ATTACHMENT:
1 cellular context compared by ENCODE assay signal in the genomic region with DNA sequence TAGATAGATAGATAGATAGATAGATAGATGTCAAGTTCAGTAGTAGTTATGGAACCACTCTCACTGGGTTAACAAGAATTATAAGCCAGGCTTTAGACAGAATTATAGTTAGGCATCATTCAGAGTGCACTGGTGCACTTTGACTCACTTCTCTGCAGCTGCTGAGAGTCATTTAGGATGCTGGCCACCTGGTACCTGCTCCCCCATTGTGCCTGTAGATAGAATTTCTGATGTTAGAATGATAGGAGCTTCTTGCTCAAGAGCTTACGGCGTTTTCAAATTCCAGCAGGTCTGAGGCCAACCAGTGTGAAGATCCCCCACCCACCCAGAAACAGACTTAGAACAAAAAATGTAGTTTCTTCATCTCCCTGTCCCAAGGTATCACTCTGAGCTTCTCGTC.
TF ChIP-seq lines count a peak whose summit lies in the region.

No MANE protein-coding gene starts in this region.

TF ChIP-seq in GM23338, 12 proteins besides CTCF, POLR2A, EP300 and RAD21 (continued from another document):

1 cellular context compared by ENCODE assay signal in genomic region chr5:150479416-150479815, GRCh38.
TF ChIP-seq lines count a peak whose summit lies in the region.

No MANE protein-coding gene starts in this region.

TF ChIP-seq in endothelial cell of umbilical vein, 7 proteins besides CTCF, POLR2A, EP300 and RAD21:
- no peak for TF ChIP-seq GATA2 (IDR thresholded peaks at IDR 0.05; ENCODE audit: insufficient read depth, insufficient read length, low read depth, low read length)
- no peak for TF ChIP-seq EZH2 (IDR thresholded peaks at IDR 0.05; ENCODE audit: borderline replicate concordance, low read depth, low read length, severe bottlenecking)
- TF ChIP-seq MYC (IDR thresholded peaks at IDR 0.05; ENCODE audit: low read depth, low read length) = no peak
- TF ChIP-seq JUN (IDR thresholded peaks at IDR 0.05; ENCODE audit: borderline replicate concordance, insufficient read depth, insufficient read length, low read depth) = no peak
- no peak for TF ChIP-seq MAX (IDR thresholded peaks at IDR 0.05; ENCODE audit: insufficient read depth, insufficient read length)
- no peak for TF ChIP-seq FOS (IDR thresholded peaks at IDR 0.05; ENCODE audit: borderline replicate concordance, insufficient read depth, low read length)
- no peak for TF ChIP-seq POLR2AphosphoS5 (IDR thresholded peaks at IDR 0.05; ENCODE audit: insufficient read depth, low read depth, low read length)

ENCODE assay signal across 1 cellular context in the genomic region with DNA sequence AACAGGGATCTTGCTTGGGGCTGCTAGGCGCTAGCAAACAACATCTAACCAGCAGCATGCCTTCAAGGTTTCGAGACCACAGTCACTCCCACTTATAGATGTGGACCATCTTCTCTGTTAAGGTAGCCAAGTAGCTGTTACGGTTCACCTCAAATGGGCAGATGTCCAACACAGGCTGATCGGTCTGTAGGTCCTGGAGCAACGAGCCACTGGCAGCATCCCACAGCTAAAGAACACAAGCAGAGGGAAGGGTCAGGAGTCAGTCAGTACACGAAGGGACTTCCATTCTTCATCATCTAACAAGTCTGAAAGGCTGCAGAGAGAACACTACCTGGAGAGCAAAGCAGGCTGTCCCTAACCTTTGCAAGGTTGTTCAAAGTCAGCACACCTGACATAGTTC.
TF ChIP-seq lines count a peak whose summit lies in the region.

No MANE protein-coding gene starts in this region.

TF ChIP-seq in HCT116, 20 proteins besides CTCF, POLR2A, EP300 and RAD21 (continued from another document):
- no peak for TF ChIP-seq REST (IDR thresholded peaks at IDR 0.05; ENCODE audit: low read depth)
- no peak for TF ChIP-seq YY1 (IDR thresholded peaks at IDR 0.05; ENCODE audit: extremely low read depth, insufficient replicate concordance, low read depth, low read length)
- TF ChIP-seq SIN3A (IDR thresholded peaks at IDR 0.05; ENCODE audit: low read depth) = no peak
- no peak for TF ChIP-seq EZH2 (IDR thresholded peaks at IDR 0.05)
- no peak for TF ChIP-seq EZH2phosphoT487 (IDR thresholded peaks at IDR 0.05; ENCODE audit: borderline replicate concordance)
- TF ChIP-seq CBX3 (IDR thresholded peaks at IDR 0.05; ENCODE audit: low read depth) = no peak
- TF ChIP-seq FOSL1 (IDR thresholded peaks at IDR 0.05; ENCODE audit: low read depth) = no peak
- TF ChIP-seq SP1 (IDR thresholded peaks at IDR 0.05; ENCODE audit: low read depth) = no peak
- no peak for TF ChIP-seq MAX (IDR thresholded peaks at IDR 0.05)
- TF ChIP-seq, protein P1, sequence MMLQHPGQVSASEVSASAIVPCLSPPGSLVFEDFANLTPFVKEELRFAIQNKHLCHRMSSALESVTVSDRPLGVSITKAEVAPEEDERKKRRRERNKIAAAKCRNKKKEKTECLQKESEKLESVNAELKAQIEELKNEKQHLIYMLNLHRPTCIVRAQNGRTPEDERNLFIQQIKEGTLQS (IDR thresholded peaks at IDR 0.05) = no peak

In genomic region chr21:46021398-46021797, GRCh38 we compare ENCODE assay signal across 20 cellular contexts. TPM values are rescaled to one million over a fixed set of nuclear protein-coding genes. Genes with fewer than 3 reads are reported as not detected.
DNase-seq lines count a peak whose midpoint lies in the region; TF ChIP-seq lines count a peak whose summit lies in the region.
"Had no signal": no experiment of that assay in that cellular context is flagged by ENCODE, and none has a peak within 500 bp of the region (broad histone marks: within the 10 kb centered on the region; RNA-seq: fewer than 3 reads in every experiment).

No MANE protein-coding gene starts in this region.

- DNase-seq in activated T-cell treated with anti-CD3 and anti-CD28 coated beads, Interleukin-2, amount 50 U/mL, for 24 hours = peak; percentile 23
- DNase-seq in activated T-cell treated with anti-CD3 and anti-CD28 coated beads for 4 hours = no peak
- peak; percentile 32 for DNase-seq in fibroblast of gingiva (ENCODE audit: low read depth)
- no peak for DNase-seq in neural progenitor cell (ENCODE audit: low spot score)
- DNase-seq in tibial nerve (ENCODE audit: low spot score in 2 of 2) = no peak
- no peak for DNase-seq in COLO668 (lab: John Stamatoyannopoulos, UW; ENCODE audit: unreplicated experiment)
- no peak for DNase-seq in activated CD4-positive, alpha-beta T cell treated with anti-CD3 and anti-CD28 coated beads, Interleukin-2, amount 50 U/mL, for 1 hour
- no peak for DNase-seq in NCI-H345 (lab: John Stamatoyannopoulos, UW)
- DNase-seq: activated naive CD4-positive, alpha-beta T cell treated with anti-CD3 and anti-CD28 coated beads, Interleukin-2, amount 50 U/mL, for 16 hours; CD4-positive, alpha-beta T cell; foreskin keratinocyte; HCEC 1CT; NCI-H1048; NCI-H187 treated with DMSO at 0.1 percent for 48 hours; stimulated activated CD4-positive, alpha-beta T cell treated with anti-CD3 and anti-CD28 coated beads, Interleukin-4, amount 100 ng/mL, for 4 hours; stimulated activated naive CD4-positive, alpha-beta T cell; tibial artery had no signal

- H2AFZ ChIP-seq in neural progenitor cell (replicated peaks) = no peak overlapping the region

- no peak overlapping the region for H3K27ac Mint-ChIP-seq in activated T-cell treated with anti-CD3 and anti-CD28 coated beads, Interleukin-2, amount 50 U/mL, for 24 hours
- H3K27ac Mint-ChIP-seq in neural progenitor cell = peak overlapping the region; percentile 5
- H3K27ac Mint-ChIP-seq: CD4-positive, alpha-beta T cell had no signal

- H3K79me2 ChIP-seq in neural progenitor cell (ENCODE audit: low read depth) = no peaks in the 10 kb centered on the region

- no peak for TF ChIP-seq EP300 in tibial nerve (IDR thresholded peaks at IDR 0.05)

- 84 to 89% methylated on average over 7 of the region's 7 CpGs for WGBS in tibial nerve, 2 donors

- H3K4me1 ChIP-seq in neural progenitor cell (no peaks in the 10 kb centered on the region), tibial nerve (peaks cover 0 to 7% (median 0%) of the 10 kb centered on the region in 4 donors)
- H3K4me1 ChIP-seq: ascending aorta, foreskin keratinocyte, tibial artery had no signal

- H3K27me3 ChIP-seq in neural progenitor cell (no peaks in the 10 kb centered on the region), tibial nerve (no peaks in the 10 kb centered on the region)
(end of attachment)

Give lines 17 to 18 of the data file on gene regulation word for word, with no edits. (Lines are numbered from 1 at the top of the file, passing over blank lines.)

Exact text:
TF ChIP-seq lines count a peak whose summit lies in the region.

No MANE protein-coding gene starts in this region.